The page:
During the Javelina Jundred I ran for a while with Susan Donnelly. I really enjoyed our conversation and didn't realize until later that she is a 100 mile expert, completing more than 40 100 milers! I recently interviewed her and am excited to share some of her wisdom.
What made you decide to run your first ultra marathon?
Way back in college, I saw an article about Western States 100 with a photo of Anne Trason, and something inside said "yes! I can do that. I want to do that!" I'd run in high school but gotten out of the habit in college, so I started running 5ks, then 10ks, then marathons. I ran maybe 30 or so marathons and lost interest in trying to chase seconds here or there in a setting that may or not have been interesting and was ready for the next thing when I saw an ad for Mountain Masochist, remembered the article on WS100 and how I loved playing in the woods as a kid, and knew it was time for ultras.
What does your typical training week look like?
First of all, there is no such thing as typical. At the moment, I work full-time with 10-hour days, my boyfriend lives 2 hours away and has kids, so my training is catch-as-catch can. That said, I manage to run 3-6 miles most mornings during a work week and race or work in some longer runs on the weekends. It definitely takes some creativity to get mileage in some weeks.
What does your peak week look like before a 100 miler?
Again, there's nothing typical but in general, the only thing that changes is the long run the weekend before. Sometimes I run back-back 100s, sometimes it's only 20 miles, sometimes, no long run. The weekly mileage stays as close to normal as I can keep it, but I always take the day before the race off, if only just to travel to the race.
What do you do when you reach that low point during a race when you are physically and/or mentally spent and you still have many more miles to run?
First, I remember the myriad of other times I've been in that situation or harder and pulled out of it. That usually puts in perspective. Then analyze the problem to figure out the cause - low on calories, off on hydration or electrolytes, pushing the pace more than I should for my ability that day...? In a way, it's a fun challenge, like solving a puzzle. Whatever the answer, fix it if and how I can and keep going. I've DNFed a few times and quickly learned to keep going until they pull me. And ultimately, I'd still rather be out on the trail dealing with that challenge and seeing the things I'm seeing than most other things I could be doing. You don't get to race every day, so enjoy it, however you can, when you get the chance.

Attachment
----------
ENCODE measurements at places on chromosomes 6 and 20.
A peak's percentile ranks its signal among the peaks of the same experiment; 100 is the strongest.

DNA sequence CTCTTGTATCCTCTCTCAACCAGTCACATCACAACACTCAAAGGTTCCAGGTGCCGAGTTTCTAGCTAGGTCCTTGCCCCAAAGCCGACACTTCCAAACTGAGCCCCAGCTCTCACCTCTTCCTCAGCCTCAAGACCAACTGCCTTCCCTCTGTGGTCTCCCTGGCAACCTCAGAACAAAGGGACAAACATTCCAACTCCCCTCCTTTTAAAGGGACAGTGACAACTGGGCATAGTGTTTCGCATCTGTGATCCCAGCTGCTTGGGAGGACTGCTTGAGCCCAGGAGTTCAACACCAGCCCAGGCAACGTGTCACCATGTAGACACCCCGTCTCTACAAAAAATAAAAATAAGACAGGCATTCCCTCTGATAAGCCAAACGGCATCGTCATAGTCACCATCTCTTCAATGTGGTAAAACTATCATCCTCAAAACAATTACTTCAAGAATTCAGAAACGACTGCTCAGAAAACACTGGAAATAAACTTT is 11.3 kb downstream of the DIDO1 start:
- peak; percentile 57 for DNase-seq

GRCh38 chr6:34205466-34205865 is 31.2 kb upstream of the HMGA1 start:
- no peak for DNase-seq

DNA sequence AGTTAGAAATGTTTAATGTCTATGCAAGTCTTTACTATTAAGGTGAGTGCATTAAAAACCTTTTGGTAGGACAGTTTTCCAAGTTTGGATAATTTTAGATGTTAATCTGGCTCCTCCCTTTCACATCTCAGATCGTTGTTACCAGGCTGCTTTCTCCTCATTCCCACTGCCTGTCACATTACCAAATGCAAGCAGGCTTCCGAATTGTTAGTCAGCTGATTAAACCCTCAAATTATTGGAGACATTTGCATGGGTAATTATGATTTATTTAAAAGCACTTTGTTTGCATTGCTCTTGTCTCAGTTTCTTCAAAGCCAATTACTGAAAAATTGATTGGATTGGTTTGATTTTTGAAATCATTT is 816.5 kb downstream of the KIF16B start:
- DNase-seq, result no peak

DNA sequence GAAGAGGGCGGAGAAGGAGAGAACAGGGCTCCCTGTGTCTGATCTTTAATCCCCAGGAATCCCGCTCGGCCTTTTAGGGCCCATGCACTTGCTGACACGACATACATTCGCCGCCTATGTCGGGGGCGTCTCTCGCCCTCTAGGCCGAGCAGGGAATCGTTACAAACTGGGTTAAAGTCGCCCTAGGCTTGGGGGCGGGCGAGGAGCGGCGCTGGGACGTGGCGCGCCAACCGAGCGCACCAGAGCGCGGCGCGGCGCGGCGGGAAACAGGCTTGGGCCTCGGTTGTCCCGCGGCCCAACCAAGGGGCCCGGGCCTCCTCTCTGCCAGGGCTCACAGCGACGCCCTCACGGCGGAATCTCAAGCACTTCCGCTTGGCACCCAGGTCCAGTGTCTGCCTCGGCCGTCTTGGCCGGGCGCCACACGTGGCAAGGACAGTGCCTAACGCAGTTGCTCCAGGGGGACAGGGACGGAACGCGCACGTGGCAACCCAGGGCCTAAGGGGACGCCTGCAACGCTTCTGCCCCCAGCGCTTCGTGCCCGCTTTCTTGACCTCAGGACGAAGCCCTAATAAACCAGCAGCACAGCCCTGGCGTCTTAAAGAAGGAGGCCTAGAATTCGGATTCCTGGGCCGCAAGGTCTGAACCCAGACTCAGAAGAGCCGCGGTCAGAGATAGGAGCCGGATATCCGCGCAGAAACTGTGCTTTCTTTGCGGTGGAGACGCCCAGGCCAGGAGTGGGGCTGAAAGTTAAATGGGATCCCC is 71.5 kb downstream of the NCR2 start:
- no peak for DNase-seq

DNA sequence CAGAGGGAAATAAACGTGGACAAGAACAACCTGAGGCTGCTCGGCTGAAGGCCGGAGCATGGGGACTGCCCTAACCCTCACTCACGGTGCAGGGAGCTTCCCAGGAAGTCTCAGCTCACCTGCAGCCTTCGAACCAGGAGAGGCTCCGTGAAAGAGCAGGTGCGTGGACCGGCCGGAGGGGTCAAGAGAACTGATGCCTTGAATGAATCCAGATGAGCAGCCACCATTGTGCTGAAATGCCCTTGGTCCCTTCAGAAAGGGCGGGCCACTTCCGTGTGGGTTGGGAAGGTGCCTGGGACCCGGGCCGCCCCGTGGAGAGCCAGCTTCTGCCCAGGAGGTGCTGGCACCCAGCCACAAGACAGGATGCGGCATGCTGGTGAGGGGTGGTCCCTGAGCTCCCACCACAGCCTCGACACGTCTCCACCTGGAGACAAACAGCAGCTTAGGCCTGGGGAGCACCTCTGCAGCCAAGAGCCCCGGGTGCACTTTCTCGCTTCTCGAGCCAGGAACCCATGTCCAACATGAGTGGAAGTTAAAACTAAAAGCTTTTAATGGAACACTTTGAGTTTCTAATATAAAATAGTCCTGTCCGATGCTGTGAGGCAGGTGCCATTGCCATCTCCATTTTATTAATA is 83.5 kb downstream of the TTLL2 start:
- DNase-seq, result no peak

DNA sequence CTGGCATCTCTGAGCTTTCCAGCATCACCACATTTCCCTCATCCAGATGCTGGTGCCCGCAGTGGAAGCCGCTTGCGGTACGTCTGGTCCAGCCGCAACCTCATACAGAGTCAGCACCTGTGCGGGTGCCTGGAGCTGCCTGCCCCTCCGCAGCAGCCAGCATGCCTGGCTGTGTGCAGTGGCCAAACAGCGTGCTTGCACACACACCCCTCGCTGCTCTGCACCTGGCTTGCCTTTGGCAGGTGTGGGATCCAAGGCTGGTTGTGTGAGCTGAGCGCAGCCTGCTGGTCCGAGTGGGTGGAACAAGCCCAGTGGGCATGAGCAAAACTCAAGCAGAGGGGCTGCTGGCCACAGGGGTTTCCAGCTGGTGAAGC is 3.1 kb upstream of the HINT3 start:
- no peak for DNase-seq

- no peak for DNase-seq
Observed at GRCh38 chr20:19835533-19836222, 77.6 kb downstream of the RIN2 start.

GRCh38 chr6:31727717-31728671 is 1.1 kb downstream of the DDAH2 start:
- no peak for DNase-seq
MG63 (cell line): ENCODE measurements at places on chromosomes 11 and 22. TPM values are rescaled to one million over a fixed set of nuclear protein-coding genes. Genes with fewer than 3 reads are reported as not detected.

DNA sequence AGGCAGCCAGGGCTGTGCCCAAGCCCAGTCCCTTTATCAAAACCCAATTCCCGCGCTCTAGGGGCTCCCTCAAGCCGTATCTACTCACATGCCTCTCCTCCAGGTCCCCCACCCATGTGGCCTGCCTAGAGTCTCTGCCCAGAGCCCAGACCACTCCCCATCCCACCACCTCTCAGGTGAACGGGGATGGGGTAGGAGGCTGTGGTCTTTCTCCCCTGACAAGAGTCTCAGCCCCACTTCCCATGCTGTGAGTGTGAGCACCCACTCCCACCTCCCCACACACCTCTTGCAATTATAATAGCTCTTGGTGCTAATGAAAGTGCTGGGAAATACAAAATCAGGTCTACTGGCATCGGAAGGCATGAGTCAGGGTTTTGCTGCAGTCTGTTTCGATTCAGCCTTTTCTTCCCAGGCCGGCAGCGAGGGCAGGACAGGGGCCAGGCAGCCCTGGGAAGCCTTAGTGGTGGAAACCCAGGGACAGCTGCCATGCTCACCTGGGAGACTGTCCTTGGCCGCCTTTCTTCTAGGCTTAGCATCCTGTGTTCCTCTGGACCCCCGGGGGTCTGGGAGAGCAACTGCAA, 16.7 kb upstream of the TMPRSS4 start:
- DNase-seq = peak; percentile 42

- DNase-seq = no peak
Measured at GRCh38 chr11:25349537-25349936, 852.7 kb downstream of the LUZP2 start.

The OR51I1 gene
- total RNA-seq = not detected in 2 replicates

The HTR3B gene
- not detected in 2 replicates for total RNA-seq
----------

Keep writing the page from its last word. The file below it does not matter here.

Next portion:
What race strategy do you try to follow when going into a 100 miler?
With as many ultras as you run each year, you must be focused on smart recovery after a race. What works for you during the recovery process?
In order - initial compression and icing my legs below the knee to get rid of swelling, frequent walking breaks from the car or my desk, hydration, sleeping, stretching, eating right.
What keeps you coming back to ultra marathons?
Thank goodness I've been lucky enough to find a true passion in my life. I simply love it. I love trail running, exploring, the people that share that passion and the mental, physical, and spiritual joy I get from it. That's it. And I never take that for granted.
What tips do you have for someone interested in getting into ultra running?
Know yourself. Learn from others but always decide what works for you, and never, ever get discouraged or give up. Learn yourself, how a comfortable form feels, how different miles per hour paces feel, your body's early signs of dehydration or electrolyte imbalance, what that voice in your mind says when you're tired and still have miles to go. And learn from your mistakes - they're precious gifts and we've all made them. This is fun and there's no end to the things this sport will teach you about yourself and life.
You can check out Susan's website at www.susanruns100s.com .
I hope to have more upcoming interviews where we can learn from running and racing experts.